Progressivism in the Home | National Humanities Center

America in Class Lessons

Progressivism in the Home

By Schramm, Richard R. (NHC Vice President for Education Programs, 1984–2016)

From the 1890s through the 1920s, Progressivism manifested itself in a variety of ways from cleaning up slums to eliminating government corruption to Americanizing immigrants to standardizing industrial practices. Such initiatives often sought to improve life by applying insights derived from the newly emerging social sciences—disciplines like sociology, psychology, economics, and statistics. When applied to housework, this scientific strand of Progressivism not only promoted efficiency in such tasks as washing dishes and cleaning but also encouraged women to think of themselves in a new way, not simply as homemakers but as professionals skilled in the science of home management.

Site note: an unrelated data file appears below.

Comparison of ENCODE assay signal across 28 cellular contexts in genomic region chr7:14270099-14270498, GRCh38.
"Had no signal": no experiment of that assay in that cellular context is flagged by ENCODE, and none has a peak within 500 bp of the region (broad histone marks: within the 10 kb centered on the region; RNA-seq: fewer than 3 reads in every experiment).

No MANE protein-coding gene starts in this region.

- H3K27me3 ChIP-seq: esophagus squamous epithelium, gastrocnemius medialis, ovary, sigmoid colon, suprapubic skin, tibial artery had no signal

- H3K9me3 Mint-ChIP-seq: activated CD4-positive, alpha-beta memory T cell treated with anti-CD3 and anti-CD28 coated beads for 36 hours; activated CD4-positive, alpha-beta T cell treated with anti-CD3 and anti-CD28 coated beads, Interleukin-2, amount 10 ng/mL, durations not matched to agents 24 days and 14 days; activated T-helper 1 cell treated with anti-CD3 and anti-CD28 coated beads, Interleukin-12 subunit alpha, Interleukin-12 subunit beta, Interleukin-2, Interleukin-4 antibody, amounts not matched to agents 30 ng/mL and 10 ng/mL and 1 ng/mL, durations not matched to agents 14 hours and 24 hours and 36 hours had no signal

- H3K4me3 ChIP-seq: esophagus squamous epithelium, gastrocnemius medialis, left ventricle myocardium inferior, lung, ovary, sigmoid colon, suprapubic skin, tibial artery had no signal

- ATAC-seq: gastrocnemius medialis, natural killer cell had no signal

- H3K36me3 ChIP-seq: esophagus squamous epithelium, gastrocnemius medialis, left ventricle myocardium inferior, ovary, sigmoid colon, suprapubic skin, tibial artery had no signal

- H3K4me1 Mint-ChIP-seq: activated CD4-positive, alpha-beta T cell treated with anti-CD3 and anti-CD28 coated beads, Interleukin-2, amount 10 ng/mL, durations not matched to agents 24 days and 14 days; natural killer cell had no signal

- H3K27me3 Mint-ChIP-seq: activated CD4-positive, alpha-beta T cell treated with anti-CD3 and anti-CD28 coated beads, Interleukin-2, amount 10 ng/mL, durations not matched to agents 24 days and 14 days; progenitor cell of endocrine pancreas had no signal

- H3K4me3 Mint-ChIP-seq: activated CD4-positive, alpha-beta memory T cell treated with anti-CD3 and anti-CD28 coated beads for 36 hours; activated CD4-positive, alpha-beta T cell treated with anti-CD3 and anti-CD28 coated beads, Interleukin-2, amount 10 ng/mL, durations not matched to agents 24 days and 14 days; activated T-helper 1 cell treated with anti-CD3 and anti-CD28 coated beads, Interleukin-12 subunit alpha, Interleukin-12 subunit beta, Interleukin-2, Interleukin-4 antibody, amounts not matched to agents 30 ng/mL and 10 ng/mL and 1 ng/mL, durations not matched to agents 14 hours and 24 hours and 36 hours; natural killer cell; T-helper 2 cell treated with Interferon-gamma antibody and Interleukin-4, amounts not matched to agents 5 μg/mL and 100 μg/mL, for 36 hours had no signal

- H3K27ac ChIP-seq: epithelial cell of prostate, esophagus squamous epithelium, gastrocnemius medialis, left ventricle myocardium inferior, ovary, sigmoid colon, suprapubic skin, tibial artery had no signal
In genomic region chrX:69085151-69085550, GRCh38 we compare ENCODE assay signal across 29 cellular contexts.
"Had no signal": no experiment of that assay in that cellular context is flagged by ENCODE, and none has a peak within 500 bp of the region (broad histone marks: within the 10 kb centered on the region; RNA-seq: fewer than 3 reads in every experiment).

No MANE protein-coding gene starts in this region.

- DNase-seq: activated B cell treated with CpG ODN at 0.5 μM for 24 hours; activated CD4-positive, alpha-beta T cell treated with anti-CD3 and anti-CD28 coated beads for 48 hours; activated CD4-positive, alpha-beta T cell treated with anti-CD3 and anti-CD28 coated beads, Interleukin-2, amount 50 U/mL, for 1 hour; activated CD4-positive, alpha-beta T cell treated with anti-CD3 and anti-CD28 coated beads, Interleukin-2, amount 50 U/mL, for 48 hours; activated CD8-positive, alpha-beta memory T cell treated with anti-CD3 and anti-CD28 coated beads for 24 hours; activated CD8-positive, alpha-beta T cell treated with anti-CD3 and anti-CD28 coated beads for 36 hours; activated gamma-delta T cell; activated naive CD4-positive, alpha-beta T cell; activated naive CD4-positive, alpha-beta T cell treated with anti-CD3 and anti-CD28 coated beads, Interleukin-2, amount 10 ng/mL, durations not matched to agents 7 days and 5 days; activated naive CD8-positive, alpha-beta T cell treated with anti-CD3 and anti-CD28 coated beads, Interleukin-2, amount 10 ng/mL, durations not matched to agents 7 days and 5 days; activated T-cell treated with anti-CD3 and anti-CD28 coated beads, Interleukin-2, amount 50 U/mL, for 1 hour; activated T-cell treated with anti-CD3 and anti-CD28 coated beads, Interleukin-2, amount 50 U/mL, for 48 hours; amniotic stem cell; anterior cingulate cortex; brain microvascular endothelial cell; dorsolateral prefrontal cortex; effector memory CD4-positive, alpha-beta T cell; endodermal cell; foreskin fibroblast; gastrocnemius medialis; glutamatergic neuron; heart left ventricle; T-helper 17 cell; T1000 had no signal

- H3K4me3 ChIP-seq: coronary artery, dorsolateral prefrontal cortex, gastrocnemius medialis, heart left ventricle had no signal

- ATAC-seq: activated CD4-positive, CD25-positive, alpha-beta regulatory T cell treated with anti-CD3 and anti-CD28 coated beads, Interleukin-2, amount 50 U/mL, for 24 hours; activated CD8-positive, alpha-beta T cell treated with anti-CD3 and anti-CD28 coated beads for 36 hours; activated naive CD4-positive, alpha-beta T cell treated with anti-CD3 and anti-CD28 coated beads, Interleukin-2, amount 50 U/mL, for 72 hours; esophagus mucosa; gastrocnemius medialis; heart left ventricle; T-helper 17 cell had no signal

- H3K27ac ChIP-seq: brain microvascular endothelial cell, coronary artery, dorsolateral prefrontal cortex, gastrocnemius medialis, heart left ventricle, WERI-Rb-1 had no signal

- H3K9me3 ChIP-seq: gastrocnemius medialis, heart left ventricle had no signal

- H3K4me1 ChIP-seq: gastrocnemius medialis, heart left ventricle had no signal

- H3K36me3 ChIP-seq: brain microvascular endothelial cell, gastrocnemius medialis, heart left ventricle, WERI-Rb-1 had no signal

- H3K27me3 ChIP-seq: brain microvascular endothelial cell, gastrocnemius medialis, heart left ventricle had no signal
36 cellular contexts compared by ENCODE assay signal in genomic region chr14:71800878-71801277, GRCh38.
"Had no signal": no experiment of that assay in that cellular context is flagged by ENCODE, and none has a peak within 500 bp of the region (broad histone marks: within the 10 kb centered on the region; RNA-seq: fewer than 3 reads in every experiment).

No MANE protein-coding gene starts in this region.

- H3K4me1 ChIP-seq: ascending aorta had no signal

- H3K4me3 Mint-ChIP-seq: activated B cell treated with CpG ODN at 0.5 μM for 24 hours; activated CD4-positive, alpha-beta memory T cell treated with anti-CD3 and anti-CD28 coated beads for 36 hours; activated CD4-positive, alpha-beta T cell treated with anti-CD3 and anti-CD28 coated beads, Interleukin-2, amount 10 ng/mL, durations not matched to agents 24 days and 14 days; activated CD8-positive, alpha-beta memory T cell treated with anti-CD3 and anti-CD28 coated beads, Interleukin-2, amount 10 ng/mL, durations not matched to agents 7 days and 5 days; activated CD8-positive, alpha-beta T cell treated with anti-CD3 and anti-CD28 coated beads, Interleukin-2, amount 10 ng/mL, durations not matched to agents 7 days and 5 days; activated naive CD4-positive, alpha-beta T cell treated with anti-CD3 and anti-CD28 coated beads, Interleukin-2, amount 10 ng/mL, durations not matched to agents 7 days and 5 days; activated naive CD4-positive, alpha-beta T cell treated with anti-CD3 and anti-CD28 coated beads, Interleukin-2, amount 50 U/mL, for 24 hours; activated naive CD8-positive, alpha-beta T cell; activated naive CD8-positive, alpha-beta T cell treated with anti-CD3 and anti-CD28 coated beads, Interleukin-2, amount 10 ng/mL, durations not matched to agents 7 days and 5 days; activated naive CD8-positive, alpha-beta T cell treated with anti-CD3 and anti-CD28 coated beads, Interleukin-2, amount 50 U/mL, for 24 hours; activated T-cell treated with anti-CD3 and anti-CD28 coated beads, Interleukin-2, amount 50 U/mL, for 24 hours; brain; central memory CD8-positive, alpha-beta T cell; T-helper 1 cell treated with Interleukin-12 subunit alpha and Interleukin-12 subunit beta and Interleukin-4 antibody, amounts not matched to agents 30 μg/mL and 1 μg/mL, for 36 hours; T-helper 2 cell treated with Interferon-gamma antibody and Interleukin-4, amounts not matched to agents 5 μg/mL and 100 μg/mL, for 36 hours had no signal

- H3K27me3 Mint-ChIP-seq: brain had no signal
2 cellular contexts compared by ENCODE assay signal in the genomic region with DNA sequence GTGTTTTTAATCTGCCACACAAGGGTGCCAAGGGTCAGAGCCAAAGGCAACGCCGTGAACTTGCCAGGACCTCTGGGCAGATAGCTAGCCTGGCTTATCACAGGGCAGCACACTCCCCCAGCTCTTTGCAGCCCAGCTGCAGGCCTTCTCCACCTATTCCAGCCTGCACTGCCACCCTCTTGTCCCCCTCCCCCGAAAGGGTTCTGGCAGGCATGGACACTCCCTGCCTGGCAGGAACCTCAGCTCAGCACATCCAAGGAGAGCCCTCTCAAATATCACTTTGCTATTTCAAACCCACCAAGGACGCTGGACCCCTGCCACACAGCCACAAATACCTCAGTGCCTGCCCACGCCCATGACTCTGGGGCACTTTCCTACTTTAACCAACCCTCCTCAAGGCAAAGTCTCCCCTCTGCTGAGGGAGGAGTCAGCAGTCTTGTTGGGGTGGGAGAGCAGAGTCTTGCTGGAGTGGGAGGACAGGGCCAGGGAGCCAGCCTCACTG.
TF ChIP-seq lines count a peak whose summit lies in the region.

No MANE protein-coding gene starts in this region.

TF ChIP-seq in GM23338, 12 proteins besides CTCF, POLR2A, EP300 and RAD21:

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Sociology / Gender and Sexuality / History / American History / Progressivism / Social Sciences / Women / Homes / Gender Roles /